New Humphrey School professor focuses on intersection between disasters and oppression

Fayola Jacobs, who has a background in disaster and urban planning, began teaching at the University this fall.

Fayola Jacobs, an assistant professor at the Humphrey School of Public Affairs, poses for a portrait on Tuesday, Sept. 24. “I’m excited to be at the U teaching and learning with students who are passionate about working with communities to understand and solve complex social justice issues.”  

Fayola Jacobs, an assistant professor at the Humphrey School of Public Affairs, poses for a portrait on Tuesday, Sept. 24. “I’m excited to be at the U teaching and learning with students who are passionate about working with communities to understand and solve complex social justice issues.”  

Niamh Coomey

The University of Minnesota introduced a new assistant professor to the Humphrey School of Public Affairs this fall with a unique perspective on urban and disaster planning. 

Assistant professor Fayola Jacobs brings a black feminist lens to topics of disaster planning, environmental justice and urban planning. After participating in a University initiative this past year as a postdoctoral associate, Jacobs began a faculty role in the urban and regional planning program for the fall. 

Jacobs grew up on the Caribbean island of St. Kitts, where she experienced frequent hurricanes and other disasters growing up. While she did not realize it at the time, she said, disasters would end up framing the way she views oppression, historical racism, the environment and urban communities today. 

While disasters are a horrible, traumatic occurrence, they create a tight sense of community that can shed a light on ways to reimagine a different future, Jacobs said. 

“It was obviously a sad time, but … you see all these people that you haven’t seen in years and people are talking to each other and connecting and checking on each other,” she said. 

Jacobs said disasters can make inequities more visible, such as when poorer communities are hit harder by disasters due to infrastructure that is less maintained, or when certain groups live in more vulnerable areas due to historical oppression. 

Jacobs mentioned the flat coastal areas of St. Kitts, where enslaved people used to work on sugar cane plantations, and how these areas are more susceptible to hurricanes. These historically oppressed communities still live in the areas today, she said, and suffer from more disasters than other groups.

After completing her undergraduate degree at York University in Toronto, Jacobs spent around three years running anti-oppression workshops. Her goal was to make safe places for people of color and immigrants to access mental health support, something that is typically viewed as very white, she said. 

It was during this experience, she said, that she realized teaching would always be a part of her.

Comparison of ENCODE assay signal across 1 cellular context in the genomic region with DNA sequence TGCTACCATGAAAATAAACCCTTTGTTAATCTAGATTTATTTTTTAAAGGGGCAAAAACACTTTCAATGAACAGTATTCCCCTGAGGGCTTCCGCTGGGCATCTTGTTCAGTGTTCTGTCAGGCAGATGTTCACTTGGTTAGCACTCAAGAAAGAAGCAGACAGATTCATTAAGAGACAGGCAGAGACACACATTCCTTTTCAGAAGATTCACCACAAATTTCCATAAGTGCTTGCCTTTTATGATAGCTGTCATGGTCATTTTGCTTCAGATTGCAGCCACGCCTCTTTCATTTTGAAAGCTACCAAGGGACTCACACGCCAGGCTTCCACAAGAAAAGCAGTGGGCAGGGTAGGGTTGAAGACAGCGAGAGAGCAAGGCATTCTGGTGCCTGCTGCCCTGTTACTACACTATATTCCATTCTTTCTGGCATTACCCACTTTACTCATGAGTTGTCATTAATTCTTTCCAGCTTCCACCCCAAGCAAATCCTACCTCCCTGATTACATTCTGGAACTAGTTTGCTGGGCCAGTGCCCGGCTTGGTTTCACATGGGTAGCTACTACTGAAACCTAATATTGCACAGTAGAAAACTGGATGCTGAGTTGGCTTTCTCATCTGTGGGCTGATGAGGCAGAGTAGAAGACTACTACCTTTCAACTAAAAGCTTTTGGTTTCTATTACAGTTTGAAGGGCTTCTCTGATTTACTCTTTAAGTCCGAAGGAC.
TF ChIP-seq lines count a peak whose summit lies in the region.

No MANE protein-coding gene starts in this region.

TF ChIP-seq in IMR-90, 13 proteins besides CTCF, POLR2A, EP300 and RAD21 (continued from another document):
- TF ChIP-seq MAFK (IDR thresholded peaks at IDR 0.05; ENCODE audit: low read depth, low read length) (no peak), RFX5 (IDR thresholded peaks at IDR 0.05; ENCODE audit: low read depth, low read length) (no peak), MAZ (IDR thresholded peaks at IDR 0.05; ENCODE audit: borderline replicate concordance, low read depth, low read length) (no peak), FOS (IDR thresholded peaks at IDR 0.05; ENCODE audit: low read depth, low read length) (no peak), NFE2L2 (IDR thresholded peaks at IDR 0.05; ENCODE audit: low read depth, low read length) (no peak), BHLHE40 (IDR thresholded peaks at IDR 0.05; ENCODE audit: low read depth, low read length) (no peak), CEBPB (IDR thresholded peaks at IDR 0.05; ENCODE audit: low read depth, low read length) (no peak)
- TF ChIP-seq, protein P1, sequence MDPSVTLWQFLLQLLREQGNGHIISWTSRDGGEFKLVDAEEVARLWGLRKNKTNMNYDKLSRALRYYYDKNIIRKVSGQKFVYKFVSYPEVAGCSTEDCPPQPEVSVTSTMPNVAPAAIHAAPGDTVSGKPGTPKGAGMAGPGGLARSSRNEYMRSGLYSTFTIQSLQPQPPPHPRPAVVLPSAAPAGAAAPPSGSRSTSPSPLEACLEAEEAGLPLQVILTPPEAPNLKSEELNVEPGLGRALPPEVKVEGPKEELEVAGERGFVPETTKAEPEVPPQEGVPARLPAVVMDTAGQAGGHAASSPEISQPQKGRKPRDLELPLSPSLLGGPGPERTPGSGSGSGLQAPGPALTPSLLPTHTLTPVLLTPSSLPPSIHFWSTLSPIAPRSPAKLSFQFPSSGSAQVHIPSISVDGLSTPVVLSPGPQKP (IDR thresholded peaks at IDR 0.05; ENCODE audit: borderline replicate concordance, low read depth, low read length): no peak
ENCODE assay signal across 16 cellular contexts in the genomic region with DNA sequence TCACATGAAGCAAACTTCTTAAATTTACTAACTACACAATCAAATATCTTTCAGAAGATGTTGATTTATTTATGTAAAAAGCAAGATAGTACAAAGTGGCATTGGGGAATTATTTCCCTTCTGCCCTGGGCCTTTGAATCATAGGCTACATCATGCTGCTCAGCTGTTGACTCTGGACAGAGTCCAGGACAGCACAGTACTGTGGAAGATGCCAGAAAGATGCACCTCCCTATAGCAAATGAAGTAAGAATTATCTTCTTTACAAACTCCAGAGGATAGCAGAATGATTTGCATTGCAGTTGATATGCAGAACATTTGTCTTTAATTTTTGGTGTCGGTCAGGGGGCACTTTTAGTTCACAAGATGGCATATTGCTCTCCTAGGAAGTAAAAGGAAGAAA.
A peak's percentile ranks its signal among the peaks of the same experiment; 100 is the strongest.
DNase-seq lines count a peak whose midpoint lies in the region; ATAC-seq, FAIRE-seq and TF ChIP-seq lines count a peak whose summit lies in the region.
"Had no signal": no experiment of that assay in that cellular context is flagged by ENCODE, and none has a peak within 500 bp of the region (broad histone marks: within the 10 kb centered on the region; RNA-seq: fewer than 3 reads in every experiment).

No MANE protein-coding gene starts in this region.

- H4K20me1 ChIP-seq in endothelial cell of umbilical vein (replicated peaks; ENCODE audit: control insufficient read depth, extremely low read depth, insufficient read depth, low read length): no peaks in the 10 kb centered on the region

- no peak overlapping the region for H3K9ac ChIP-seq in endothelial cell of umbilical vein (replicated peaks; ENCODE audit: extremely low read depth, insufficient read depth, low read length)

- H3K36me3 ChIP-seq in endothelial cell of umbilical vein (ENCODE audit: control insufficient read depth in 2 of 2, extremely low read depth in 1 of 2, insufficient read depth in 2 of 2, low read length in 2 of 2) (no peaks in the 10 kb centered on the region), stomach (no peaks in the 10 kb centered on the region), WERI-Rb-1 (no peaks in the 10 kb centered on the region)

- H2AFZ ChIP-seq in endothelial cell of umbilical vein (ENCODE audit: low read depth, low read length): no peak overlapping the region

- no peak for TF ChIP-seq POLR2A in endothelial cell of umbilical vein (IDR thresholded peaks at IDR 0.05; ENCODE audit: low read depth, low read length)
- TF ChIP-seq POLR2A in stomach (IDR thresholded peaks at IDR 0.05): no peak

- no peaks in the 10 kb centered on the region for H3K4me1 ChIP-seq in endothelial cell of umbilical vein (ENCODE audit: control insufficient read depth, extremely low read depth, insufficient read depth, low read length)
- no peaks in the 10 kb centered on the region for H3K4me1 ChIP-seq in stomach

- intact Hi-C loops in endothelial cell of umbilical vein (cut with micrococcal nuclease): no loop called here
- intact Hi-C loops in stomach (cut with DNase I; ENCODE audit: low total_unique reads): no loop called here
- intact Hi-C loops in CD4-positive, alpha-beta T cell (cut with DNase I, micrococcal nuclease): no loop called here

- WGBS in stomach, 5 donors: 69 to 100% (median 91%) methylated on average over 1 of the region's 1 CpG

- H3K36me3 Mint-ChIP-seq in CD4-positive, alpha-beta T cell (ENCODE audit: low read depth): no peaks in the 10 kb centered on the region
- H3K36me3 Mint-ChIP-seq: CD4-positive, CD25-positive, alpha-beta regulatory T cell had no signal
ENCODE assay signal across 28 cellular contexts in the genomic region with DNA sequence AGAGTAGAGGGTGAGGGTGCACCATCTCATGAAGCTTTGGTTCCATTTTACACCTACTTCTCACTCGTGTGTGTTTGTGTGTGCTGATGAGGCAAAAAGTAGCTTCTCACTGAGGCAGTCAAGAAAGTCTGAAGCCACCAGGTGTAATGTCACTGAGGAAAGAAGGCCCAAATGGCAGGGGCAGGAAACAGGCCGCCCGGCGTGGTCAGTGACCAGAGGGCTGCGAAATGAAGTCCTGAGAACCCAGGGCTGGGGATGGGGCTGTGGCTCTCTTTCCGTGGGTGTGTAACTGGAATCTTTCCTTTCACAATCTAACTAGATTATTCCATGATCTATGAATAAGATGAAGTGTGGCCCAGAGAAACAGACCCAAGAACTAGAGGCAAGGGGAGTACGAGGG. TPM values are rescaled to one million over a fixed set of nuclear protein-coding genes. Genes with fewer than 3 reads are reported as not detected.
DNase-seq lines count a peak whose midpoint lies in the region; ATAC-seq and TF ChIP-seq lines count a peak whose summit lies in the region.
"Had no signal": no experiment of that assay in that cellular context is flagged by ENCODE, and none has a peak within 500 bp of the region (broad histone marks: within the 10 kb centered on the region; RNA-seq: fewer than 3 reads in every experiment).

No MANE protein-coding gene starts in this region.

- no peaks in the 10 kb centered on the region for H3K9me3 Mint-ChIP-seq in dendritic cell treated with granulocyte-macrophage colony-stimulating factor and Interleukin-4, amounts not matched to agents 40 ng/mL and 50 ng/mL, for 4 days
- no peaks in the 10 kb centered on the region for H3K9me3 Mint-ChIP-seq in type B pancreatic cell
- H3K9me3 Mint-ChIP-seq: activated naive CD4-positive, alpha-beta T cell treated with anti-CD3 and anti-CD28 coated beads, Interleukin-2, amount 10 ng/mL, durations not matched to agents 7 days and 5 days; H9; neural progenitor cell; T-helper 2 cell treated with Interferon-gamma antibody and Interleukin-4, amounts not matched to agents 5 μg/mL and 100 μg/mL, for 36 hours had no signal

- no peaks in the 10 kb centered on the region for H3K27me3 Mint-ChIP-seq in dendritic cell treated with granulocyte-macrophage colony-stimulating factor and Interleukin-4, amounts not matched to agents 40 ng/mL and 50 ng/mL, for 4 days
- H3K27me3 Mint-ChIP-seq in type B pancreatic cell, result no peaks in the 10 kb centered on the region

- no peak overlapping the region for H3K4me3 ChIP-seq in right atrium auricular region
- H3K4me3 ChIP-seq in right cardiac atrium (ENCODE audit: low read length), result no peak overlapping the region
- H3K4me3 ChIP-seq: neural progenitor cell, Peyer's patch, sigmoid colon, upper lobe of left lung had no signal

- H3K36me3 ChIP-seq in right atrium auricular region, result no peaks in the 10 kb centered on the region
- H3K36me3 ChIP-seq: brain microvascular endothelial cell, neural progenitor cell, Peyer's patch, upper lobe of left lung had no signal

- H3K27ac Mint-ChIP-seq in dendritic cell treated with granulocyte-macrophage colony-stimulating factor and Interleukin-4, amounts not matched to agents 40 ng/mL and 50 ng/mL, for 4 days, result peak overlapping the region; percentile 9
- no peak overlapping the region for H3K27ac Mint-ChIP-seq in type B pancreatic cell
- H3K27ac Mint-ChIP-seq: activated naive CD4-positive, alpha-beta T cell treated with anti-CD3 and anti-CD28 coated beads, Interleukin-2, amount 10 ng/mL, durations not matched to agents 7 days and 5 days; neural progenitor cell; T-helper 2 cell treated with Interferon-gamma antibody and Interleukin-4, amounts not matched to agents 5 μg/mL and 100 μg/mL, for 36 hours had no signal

Humphrey School Dean Laura Bloomberg noted Jacobs’ special ability to understand students and teach in ways effective to them. 

“Like all good educators, she has an empathic view of the learners,” Bloomberg said. ”She can get inside the head of the learners and think, ‘What is going to resonate with them?’” 

Jacobs continued her education at the University of North Carolina-Chapel Hill, where she said she discovered her passion for disasters.

After earning her Ph.D. at Texas A&M University, where she was able to learn from many big names in urban planning and disaster research, Jacobs moved to Minneapolis. Here, she joined the Co-Developing Research and Engaged Approaches to Transform Environments initiative at the University. CREATE is a community-based program that examines how environmentally friendly resources and clean water can be more accessible and equitable. 

Jacobs emphasized that she hopes to contribute to the communities in the area and wants to be aware of the ways she is impacting those around her. She said she wants to be cognizant of her possible contribution to gentrification and the history of the land she is inhabiting.  

Mira Klein, a research associate with the CREATE initiative, said she worked closely with Jacobs. She said the work was made easier by the fact that Jacobs was funny, sarcastic and joyous. 

”I think that there’s a different type of work that people are able to accomplish when we like each other,” Klein said. “The conversations that we’ve been able to have and the relationship that we’ve been able to build, especially on a community-based project, have been more sincere and authentic and successful because she’s fun.”

Jacobs said because oppressed groups have often been denied resources and access to higher education in the past, their knowledge isn’t always represented in mainstream scholarly material. 

“If we are acknowledging that people have been denied resources, the reality is, their knowledge might not show up in an academic paper,” she said. “But where might it show up?” 

Jacobs works to include a more diverse range of materials and tools to teach her students in nontraditional ways, such as engaging with podcasts, blogs and social media pages created by activists. 

University Ph.D. student Julia Brokaw said she is already learning a lot in Jacobs’ environmental justice class, and emphasized her ability to make students feel comfortable in the classroom. 

“When you have a really great teacher they just have like an aura about them, that when they walk into the room you can already just feel that it’s a space where your voices are heard,” Brokaw said.